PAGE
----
Friday, January 4, 2008

Earle's Sleeping Beauty & Big Reptiles


My offhanded post on Sleeping Beauty has provoked some appreciative comment by readers who admire the film, so I thought I would add some additional images and comment. The production designer on the film was Eyvind Earle, an illustrator, background guy and colorist at Disney. The style of the film combines a flat modernist approach with an illuminated sensibility, gothic vocabularies and some creepy George Grosz-like surfaces on the castle stone. Very rich, very beautiful at its best, as below. From a happy interlude early in the film. I love this stuff.


Brooding landscapes capture the wintry sleep of the kingdom when required.


The process materials are fascinating, too.


The Disney tradition of rotoscoping the human characters, dating back to Snow White, shows up in these still reference photographs, which capture gesture and attitude for reference purposes. Certain sequences were rotoscoped (or traced from live-action film frames to drawing pad; the precursor to motion-capture technology) for this film.

The reference is translated with a generous sort of specificity:


The film is based on the Brothers Grimm tale "Briar Rose," which is both simpler and more complex than the Disney retelling. The latter must (as usual, according to the house style) establish an emotional connection with children by creating clear moral contrasts.


The royals know what's what. Good fairies are always welcome. But ghastly, nasty Maleficient does not get an invitation to the big baby shower. Sensibly enough, you'd think, since evil persons are known to munch on the innocent. Of course Maleficient shows up anyway and pitches a fit.


Blessings bracket M's curse, launching the action. Aurora (Dawn) gets renamed Briar Rose, an alias, and popped in the Witness Protection Program in the woods, where she dances with animals, a seeming requirement for fairy tale women in Walt's world.


Helene Stanley (aka Davey Crockett's wife) provided the live action Aurora.


And the animated version. Later, bad things happen. Aurora is detected, tricked, and settles in for a big nap. The kingdom slumbers. The good fairies freak out.


Subsequently Prince Phillip (a once and future squeeze) hacks his way through the underbrush to get to A.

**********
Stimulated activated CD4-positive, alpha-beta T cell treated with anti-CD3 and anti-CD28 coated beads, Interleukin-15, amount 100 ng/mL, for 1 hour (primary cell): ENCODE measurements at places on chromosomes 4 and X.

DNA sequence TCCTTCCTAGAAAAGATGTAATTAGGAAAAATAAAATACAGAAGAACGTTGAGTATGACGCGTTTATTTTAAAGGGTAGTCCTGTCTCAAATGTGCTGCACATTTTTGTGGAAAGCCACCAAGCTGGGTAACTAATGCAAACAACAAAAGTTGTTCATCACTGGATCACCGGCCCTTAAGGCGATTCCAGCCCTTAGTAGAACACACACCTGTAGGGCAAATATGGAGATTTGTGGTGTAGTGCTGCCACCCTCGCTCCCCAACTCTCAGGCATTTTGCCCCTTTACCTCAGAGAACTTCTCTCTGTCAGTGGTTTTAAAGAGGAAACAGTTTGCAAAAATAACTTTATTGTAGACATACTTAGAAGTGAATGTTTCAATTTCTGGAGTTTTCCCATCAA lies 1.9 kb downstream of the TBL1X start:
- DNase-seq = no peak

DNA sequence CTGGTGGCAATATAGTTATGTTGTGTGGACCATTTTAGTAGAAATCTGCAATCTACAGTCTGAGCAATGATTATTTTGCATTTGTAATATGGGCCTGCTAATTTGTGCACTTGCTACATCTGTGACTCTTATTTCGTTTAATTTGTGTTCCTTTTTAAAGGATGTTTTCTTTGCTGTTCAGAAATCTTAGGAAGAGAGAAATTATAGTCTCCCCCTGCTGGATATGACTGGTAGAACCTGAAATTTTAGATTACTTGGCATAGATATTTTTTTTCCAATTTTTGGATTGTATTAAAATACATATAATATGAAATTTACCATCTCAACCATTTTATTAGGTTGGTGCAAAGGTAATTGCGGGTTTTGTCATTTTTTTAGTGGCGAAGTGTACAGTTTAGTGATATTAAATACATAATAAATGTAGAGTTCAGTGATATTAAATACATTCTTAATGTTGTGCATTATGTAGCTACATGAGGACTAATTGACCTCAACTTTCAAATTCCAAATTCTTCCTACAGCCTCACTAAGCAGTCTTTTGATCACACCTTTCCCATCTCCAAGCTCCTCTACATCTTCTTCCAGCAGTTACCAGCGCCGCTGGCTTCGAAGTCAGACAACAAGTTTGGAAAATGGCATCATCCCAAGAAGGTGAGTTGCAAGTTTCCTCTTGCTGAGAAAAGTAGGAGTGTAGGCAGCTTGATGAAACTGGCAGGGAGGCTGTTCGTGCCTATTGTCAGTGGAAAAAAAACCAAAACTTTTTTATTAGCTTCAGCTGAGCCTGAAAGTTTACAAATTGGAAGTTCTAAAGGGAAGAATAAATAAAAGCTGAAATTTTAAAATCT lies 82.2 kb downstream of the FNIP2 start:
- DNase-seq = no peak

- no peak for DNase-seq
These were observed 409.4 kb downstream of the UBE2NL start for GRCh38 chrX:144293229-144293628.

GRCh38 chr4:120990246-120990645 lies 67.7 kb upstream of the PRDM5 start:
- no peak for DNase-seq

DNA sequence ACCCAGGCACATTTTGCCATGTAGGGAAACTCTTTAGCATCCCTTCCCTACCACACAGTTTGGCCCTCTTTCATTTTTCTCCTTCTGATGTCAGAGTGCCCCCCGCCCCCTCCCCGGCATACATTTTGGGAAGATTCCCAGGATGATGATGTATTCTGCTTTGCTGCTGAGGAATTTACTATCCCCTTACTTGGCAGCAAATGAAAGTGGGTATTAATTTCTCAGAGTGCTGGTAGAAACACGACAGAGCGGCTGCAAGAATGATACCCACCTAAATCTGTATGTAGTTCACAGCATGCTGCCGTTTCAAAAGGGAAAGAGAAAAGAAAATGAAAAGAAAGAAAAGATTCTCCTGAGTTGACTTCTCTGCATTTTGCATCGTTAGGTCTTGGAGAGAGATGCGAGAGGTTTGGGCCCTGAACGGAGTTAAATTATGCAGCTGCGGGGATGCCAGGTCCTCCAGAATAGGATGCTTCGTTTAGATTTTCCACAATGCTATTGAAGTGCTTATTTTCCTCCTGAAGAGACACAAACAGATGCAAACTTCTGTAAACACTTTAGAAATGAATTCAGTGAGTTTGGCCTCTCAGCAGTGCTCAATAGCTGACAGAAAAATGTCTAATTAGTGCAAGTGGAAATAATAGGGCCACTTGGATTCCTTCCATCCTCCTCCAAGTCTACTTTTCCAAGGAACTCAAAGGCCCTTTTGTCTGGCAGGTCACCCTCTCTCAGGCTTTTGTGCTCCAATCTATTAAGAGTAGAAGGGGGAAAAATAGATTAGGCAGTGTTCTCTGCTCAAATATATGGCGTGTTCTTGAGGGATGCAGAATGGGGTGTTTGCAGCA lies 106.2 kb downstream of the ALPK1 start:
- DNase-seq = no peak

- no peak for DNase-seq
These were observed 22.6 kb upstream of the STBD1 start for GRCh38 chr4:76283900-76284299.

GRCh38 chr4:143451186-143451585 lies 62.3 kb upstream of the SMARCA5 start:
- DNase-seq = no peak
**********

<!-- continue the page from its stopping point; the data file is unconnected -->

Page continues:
Phillip does a turn as St. George versus Maleficient as a big lizard. As in all sensible tales, giant reptiles lose. (See Captain Kirk below, demonstrating the same concept, using home-made gunpowder instead of a sword to battle a gatorish hominid called a Gorn.) At any rate, things end well for Phillip and Aurora.


Images
: Eyvind Earle, production design, Sleeping Beauty, Walt Disney Studios, 1959; Reference photographs, uncredited, Sleeping Beauty; Production still, Episode 18, "The Arena," Star Trek. Aired January 19, 1967.

4 comments:

vigoureux artiste said...

A very very nice post on rotoscoping... It is very informative and I really appreciate the pictures of the actors and the cartoon version after rotoscoping was applied.

robd said...

Eyvind Earle created very beautiful and highly stylized landscape paintings. This gallery carries his work: http://link

onlybizet said...

Absolutely marvelous posting. Your work and effort are to be applauded. Bravo!

Andrea Giglio 82 said...

I like your article, but I have to say one thing. Disney NEVER rotoscoped live-action footage for its animation. Actors was requested to do the poses as a reference for animators, that's true, but rotoscope animation was never used for Disney Classics. Walt Disney himself, during the 1922-1937 period, instructed his artists that, in order to make animation believable, they had to make it extreme. I remembered he said that for the recreation of a thunderstor for the "Old Mill" Silly Symphony